It must also be documented what wages will be paid, how they will be made up, what further training has been promised, what the shift system and rest breaks will be like, and what applies to the remuneration of overtime, allowances and bonuses.

Information on contracting parties, remuneration and working hours must be provided in writing to new employees no later than the start of employment – all other supporting documents can be given within seven calendar days.

More assistance for students

From August 1st, there will be more BAföG financial assistance for students. The maximum support rate for students will be raised from €861 to €934 per month. The tax-free amount on the parents’ income, which is the basis for calculating the education grant, will also go up. This also increases the group of those eligible for support.

The previous tax-free allowance of €8,200 for the assets of trainees will also be increased – to €15,000 for people up to the age of 29, and to €45,000 from the age of 30. Furthermore, the age limit for BAföG funding will be extended from 30 to 45.

READ ALSO: German students to get higher grants from winter 2022

View of the Martin Luther University (MLU) campus in Halle.

View of the Martin Luther University (MLU) campus in Halle. Photo: picture alliance/dpa | Hendrik Schmidt

Minimum wage goes up

For stonemasons and people in the stone-sculpting trade, new industry minimum wages will apply from August 1st 2022; instead of €12.85 per hour, employees will get 50 cents more, raising it to €13.35. Independently of this, there is also the German statutory minimum wage, which will increase to €12 in October.

Digital step for founding companies

From August 1st, anyone who wants to establish a GmbH (a company with limited liability) or KG (limited partnership) can do so without having to attend the notarial certification in person – they can also do it via online video communication.

This is regulated by the Act on the Implementation of the Digitalisation Directive (DiRUG). “The parties involved are identified by means of an electronically transmitted photograph in conjunction with an electronic proof of identity, e.g. the German identity card with eID function,” explains the Hanover Chamber of Industry and Commerce.

Pupils return to the classroom – or go on holiday

Schools in several states will return after the summer break in August. But the southern states of Baden-Württemberg and Bavaria are the last to go off on their school holidays – at the end of July and on August 1st respectively.

Cheaper medicines in the pharmacy

Patients who are prescribed biopharmaceuticals (or biologics) by their doctor, which are often used for Crohn’s disease, arthritis or cancer, can be given cheaper medicines of the same type at the pharmacy from August 16th. This is regulated by the “Law for More Safety in the Supply of Medicines”.

The biosimilars, i.e. similar biological medicines, are to come into circulation more quickly, and drug costs are to be reduced. The law is intended to relieve the burden on health insurance companies. The imitation products are produced and tested by the European Medicines Agency (EMA) under strict criteria as soon as the patent for a drug expires, and are considered to be just as effective as the respective original.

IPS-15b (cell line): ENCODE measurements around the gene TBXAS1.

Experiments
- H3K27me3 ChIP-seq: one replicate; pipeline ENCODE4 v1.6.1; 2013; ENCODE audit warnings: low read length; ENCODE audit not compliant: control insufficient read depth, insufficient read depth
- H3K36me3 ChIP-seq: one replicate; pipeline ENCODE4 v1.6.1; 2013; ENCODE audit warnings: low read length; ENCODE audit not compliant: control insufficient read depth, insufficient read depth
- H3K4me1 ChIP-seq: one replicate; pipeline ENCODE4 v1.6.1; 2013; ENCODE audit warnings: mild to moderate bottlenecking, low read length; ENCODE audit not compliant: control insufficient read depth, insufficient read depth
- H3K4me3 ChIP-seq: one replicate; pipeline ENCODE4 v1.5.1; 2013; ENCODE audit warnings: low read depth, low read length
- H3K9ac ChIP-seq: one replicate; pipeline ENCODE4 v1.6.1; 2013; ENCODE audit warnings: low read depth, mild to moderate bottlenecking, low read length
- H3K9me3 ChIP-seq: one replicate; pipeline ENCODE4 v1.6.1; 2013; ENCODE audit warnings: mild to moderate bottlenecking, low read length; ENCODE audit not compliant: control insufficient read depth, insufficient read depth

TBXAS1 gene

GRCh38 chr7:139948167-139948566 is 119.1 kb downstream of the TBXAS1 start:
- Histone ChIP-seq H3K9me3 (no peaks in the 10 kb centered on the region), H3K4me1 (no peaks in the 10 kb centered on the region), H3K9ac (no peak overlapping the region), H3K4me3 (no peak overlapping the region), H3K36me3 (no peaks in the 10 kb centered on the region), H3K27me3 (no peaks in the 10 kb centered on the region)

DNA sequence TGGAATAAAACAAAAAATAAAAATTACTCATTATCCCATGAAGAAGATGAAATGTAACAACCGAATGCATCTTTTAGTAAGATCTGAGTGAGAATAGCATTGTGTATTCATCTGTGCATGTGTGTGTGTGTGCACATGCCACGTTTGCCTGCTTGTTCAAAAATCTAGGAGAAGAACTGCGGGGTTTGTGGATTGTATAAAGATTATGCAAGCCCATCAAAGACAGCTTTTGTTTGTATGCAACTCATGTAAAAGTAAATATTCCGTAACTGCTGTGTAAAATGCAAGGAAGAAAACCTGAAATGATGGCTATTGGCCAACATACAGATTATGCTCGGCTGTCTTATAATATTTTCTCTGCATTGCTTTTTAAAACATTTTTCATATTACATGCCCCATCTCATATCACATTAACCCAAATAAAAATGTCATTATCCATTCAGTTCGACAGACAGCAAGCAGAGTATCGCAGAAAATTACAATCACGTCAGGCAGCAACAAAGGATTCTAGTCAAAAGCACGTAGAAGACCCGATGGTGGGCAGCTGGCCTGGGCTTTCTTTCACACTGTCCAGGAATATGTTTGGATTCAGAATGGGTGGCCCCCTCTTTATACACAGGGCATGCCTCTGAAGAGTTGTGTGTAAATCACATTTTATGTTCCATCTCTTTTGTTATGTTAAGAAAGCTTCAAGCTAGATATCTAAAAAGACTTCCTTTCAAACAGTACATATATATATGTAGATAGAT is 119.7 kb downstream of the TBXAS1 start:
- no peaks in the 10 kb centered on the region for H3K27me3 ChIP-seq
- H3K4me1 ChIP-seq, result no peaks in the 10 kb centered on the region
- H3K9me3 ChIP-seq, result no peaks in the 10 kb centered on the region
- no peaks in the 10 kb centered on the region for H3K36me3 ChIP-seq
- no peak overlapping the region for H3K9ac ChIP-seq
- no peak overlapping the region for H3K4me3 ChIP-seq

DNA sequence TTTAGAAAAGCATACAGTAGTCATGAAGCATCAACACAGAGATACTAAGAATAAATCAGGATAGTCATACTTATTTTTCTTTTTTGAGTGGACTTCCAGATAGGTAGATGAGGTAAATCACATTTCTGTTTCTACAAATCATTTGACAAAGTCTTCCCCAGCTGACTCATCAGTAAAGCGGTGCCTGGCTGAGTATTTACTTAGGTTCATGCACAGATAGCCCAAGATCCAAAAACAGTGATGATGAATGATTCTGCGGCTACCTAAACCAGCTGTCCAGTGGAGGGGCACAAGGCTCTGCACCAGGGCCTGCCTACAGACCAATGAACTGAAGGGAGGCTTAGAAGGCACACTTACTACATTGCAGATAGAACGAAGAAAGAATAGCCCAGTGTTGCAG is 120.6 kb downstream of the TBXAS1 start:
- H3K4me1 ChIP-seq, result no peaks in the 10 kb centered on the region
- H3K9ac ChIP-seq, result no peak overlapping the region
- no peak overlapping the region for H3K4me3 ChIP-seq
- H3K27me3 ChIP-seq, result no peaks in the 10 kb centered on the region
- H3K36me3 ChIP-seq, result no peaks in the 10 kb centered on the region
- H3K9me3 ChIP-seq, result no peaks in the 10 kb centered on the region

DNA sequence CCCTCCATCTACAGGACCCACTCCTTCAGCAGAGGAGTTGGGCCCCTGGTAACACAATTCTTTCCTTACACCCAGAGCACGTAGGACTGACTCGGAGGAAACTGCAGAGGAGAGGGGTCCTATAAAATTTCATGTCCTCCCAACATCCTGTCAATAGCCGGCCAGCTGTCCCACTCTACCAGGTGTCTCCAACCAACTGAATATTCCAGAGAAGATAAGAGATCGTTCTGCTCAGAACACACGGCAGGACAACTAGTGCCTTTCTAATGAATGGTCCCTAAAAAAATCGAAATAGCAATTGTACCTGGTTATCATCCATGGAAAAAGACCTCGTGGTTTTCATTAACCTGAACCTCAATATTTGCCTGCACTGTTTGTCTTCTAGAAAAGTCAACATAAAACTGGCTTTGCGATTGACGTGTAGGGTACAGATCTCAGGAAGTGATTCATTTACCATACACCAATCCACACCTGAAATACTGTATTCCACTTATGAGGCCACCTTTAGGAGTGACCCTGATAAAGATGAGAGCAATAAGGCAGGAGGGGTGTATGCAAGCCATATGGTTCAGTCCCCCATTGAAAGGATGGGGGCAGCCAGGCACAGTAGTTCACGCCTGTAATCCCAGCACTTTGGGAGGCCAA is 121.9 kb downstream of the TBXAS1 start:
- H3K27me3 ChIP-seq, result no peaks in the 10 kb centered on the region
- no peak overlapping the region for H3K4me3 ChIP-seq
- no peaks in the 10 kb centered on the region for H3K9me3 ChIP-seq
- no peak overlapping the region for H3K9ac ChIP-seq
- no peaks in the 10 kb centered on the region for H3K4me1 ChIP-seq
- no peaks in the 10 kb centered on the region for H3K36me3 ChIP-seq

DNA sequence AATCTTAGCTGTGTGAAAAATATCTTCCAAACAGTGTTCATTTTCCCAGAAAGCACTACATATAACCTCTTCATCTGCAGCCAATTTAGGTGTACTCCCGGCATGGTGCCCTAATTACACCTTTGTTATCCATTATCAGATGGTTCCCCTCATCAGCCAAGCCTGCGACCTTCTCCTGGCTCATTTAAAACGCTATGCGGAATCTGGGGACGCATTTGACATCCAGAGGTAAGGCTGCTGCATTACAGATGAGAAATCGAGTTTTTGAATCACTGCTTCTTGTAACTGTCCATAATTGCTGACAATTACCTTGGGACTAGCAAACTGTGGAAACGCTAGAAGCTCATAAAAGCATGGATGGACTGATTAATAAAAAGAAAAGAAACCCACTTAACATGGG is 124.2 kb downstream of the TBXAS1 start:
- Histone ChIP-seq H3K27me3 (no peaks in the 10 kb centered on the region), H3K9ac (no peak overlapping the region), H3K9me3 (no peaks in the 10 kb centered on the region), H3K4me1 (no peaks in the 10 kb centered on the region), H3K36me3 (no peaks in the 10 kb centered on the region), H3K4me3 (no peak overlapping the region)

General measles vaccination mandate in care facilities applies

Since March 2020, measles vaccinations have been compulsory in communal facilities such as Kindergartens, asylum seekers’ and refugees’ accommodation and in medical facilities – for caregivers and other employees in the facilities.

Those who already worked in one of the above-mentioned facilities before March 2020 were granted a transitional period until July 31st 2022 to present proof of vaccination.

People who do not comply with the vaccination obligation will be banned from care or work from August 1st, and could also face fines of up to €2,500 if they flout the rules. People who cannot get the vaccination for medical reasons and those born before 1971 are exempt from the measles jab mandate.

A vaccination pass with the measles box ticked.

A vaccination pass with the measles box ticked. Photo: picture alliance/dpa | Tom Weller

Titanium dioxide banned in food

Titanium dioxide is used as a whitening agent in wall paints, varnishes, cosmetics and medicines. But foodstuffs such as chewing gum, sweets, baked goods, soups and salad dressings also often rely on it, especially in the USA. It’s found on the packaging as the additive E171.

As of August, however, titanium dioxide can no longer be used in food production in Europe. The European Commission imposed the ban because it could not be ruled out that the chemical substances could alter “genetic cell material” and that the food additive could therefore no longer be considered safe. In France, titanium dioxide hasn’t been used in food since 2020.